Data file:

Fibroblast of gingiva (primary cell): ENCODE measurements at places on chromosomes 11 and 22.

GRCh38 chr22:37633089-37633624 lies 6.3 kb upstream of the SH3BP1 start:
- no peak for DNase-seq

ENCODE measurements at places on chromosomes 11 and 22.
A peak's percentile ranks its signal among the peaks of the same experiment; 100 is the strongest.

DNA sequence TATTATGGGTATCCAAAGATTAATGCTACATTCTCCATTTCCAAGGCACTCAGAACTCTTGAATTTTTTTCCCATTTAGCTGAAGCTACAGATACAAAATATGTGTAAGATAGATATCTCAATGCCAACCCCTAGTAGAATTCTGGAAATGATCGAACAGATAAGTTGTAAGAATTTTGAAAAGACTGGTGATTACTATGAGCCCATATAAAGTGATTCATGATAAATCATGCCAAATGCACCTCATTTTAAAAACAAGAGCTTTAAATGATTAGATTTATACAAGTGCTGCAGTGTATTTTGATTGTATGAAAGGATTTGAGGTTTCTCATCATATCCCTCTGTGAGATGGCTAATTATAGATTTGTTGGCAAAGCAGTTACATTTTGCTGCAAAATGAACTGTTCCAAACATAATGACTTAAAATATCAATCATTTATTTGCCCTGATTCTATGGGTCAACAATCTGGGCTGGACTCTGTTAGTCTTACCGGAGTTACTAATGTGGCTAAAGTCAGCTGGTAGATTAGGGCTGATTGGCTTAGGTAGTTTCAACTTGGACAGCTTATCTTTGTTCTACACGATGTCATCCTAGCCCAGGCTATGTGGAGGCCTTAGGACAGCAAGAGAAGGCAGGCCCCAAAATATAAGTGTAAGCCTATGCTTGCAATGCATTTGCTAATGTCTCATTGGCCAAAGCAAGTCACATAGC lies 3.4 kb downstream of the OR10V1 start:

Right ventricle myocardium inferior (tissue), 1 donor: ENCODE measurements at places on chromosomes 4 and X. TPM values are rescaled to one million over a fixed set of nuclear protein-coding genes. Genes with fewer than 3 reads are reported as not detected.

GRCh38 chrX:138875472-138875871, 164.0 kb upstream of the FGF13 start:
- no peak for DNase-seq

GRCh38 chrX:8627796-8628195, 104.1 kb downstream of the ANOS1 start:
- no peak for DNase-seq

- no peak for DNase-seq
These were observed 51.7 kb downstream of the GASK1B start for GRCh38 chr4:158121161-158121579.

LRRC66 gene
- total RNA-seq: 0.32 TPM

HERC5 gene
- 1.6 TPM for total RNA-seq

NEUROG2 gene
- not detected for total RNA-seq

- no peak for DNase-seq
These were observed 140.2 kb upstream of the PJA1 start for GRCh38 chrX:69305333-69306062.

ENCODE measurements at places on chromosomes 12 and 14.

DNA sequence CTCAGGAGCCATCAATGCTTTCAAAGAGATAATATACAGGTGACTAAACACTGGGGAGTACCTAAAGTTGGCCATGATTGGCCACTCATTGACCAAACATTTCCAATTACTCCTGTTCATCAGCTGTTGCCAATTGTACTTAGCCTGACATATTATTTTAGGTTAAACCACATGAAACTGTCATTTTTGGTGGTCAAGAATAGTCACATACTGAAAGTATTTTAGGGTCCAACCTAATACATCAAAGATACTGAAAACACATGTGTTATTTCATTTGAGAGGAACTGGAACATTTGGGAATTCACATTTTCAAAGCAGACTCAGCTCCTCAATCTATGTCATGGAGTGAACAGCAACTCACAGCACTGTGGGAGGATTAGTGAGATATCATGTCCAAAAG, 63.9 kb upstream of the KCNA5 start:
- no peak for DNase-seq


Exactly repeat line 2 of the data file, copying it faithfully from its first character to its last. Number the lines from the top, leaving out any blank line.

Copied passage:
GRCh38 chr22:37633089-37633624 lies 6.3 kb upstream of the SH3BP1 start: